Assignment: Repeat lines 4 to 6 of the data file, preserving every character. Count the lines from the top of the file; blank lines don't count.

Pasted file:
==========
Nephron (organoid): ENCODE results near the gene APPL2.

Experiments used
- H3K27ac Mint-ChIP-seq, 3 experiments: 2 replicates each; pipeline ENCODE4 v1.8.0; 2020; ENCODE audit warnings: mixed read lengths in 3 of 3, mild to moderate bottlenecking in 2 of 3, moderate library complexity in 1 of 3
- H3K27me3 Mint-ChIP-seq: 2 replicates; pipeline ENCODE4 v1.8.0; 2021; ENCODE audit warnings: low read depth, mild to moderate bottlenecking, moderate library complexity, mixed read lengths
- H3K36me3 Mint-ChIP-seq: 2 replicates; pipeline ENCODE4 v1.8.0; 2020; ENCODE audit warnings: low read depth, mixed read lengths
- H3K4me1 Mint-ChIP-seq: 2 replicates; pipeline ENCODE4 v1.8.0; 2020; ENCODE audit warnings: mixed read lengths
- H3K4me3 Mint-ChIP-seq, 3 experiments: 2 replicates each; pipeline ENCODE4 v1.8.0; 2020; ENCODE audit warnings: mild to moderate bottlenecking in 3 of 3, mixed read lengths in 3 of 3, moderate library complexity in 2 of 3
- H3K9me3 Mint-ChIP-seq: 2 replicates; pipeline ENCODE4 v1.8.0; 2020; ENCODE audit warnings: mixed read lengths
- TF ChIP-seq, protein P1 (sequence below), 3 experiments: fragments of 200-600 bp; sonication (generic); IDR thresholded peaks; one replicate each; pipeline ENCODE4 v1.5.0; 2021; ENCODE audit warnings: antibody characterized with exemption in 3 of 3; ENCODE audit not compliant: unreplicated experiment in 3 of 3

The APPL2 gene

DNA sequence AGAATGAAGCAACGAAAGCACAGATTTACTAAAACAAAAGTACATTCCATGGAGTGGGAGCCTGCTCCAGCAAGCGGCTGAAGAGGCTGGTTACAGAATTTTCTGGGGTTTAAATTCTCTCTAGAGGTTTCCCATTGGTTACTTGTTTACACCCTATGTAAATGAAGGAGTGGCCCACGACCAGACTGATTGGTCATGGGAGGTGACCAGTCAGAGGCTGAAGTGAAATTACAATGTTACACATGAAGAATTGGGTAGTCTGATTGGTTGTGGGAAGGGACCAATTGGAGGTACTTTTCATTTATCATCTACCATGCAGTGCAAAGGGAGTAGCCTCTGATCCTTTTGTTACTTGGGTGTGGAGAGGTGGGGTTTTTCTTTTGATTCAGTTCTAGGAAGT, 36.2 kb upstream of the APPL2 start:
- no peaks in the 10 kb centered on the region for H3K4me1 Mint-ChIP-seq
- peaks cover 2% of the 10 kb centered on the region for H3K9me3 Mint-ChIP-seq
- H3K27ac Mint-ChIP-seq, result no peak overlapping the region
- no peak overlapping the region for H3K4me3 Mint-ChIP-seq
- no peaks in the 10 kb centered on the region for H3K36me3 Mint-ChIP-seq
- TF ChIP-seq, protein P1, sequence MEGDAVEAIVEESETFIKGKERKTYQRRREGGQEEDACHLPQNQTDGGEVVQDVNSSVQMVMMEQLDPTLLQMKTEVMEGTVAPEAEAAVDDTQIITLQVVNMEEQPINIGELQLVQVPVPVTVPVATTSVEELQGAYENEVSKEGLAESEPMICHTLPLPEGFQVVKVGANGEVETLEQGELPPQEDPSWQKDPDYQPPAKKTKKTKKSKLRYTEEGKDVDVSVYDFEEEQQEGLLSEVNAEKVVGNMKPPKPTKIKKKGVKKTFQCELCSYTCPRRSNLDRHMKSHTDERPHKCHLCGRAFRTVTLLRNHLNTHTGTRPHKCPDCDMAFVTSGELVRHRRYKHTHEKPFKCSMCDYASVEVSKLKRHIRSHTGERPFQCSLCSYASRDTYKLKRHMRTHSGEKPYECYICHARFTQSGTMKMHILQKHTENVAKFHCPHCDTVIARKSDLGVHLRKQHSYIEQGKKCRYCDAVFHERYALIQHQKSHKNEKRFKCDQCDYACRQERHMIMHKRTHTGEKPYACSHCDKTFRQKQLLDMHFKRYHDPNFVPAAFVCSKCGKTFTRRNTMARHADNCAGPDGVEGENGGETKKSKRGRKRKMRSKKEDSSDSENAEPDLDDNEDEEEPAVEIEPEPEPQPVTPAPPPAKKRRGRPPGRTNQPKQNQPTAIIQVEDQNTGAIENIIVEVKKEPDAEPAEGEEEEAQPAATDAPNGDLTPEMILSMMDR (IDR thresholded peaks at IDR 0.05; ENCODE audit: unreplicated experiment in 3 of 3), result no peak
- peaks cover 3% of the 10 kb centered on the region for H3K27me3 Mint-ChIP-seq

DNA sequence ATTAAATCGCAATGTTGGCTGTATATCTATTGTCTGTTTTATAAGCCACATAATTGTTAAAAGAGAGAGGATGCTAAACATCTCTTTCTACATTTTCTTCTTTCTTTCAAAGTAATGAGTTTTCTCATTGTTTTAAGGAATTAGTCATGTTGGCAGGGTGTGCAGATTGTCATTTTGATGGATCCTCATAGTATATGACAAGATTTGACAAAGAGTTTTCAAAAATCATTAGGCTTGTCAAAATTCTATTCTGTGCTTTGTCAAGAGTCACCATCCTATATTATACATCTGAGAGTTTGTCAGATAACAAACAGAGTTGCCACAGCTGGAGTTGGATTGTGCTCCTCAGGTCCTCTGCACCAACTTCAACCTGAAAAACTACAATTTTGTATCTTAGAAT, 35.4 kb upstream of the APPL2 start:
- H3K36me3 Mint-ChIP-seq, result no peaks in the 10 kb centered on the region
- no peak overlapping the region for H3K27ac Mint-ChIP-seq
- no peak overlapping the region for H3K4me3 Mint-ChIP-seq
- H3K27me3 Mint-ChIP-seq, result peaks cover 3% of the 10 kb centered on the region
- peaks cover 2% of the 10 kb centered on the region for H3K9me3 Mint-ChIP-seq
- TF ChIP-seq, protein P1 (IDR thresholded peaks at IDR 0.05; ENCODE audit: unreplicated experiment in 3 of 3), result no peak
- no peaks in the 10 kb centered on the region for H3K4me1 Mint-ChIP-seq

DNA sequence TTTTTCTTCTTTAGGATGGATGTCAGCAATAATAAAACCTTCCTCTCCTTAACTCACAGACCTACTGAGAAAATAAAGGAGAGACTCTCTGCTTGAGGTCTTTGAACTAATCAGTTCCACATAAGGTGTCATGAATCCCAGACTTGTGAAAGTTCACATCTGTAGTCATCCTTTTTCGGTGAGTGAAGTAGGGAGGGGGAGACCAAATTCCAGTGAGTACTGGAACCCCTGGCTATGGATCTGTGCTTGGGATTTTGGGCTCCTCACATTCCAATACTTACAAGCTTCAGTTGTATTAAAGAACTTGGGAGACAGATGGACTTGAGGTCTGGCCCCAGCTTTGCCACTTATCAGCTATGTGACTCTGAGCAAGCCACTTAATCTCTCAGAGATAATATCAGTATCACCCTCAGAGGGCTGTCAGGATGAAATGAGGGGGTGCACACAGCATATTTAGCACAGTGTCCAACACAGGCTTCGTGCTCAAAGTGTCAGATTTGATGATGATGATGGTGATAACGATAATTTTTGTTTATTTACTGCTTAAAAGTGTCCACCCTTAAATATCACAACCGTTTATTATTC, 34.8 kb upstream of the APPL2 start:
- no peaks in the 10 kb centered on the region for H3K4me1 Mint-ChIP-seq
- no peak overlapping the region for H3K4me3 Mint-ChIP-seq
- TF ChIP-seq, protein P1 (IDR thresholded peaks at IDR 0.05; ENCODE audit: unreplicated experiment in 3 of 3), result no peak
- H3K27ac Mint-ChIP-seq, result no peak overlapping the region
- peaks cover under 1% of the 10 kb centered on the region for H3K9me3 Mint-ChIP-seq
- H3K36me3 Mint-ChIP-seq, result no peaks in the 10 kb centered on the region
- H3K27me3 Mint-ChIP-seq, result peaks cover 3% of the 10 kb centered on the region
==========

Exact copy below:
- H3K27me3 Mint-ChIP-seq: 2 replicates; pipeline ENCODE4 v1.8.0; 2021; ENCODE audit warnings: low read depth, mild to moderate bottlenecking, moderate library complexity, mixed read lengths
- H3K36me3 Mint-ChIP-seq: 2 replicates; pipeline ENCODE4 v1.8.0; 2020; ENCODE audit warnings: low read depth, mixed read lengths
- H3K4me1 Mint-ChIP-seq: 2 replicates; pipeline ENCODE4 v1.8.0; 2020; ENCODE audit warnings: mixed read lengths